(Last updated/edited on Nov 08 1998 at 02:08:48 PM )
(to TREE_98.XLS description and sheets)
(Cost Modeling Slides - PDF format)
(How To Do Data Table Analyses with Excel & 123 - large PDF file)

The COSTSKEL.XLS worksheet has been setup to simplify the development of a workable cost model that can be combined with the decision analysis tools that are the core analytical element of the course.

As you are aware, there are several possible ways to model the costs of manufacturing/producing a product, ranging from basic accounting data through to sophisticated technical process and economic modeling. This tool is set up to provide a framework for four possible avenuces to cost estimation. One of these four should be sufficiently flexible to meet your modeling needs.

Common Elements

Although each of the four approaches are distinct, they have common elements. In particular, each modeling approach assumes that you can state:
There are also common elements for the outputs for compatible modeling approaches. Approaches 1, 2, and 4 compute the per piece variable costs, the per piece capital costs, and the per piece total costs. Approach 3, as you will see, cannot supply such a breakdown. However, the only reason for needing this breakdown is if you wish to have the TREE_98 model compute only the net present value of the cash flows (requiring you to subtract the capital costs yourself - extra work for you!). Otherwise, using the total piece cost will automatically include the annualized/amortized capital costs into the cash flow (it depends on your assumptions about capital).

Modeling Approach 1

Approach 1 is closest to the modeling approach known as technical cost modeling, in that it attempts to break down the factors of cost into smaller elements that can be readily parametrized. The first two inputs are the common elements described above, the size of the plant and the actual number of parts produced in a particular year.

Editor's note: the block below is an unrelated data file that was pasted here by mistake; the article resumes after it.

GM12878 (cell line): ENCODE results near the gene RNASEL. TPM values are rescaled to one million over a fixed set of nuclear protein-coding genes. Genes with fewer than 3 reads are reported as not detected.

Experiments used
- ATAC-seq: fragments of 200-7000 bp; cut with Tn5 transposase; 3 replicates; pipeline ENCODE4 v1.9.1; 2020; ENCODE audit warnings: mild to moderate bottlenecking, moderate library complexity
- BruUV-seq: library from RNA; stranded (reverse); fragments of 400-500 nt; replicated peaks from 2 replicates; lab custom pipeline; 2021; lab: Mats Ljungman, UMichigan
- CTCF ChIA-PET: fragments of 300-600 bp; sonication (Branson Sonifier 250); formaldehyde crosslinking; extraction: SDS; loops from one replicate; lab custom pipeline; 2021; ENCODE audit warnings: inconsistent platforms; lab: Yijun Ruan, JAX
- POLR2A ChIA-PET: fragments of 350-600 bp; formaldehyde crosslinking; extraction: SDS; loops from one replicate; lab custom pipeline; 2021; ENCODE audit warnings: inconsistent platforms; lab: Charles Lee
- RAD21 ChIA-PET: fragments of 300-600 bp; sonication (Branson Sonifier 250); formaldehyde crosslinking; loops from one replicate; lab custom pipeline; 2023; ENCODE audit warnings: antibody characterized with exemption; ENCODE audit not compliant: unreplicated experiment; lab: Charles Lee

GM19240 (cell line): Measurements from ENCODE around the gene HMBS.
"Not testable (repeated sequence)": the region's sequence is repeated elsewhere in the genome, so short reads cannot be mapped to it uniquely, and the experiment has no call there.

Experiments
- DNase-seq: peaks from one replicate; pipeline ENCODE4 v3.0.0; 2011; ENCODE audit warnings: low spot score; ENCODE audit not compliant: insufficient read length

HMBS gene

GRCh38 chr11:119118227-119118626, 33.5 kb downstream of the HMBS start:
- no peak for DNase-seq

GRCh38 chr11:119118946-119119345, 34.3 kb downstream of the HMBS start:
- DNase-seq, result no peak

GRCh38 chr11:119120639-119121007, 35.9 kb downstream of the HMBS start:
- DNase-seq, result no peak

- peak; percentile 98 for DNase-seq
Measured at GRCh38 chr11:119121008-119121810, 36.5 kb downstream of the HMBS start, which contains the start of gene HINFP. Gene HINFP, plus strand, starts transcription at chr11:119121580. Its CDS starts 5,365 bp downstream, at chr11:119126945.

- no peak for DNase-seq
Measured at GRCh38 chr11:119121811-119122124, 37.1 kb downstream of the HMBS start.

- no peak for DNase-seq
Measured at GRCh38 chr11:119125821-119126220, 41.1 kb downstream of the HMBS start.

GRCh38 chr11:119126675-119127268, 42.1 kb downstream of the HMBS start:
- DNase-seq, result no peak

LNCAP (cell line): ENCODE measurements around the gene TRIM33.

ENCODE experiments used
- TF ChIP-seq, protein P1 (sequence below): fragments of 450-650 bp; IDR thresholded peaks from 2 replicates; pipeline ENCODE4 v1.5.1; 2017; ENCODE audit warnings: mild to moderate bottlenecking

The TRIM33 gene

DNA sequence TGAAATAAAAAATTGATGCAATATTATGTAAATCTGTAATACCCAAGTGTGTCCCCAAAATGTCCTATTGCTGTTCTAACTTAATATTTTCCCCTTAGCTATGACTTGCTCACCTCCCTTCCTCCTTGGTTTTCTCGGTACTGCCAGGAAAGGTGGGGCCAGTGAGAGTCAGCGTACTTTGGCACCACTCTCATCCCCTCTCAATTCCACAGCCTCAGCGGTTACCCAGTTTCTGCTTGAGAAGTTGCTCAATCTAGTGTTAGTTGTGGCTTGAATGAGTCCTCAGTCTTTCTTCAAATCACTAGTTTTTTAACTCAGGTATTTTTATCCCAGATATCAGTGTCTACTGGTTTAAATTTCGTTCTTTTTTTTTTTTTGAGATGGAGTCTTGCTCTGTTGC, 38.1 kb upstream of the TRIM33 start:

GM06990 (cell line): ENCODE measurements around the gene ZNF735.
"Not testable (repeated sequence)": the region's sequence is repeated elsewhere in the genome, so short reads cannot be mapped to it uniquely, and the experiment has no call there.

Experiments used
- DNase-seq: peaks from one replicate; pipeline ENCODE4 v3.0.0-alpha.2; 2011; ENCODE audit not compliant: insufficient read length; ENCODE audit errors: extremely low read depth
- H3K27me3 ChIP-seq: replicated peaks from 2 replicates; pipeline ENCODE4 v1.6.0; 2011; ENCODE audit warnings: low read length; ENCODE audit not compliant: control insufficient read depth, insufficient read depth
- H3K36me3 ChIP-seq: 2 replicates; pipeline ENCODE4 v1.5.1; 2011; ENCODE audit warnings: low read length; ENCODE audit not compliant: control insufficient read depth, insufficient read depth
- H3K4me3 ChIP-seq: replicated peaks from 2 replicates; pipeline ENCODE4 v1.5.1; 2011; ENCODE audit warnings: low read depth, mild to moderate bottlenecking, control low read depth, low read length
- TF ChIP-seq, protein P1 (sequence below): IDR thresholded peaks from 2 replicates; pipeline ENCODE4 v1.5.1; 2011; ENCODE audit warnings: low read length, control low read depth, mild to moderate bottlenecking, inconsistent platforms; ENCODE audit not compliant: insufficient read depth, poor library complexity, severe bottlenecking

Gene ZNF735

Variable costs of production are broken into two parts; the portion of cost that derives from the materials used in production (say, the metal required to cast an engine block) and the other variablee costs per part (for example, the energy required to melt and process the material and any labor costs that would otherwise not be bourne if the part were not manufactured).

Capital costs are estimated through a combination of the next set of factors. This model essentially scales production by assuming that a machine of only one size can be used to make these parts, and, with increases in production capacity, more machines must be purchased. "Dedicated machines" can only be used on a single production line, while reusable equipment can be used for all machines. The user must first supply the costs of these machines, and then must supply a set of values describing the rate at which parts are produced by these machine. The rate of production, in conjuntion with the total amount of productive time available, defines the total amount of equipment that must be purchased in order to meet the targeted plant capacity (and thus, defines the total capital cost of the facility.) When amortized, this capital cost can be combined with the variable costs to yield an estimated production cost, shown below (as Piece Cost).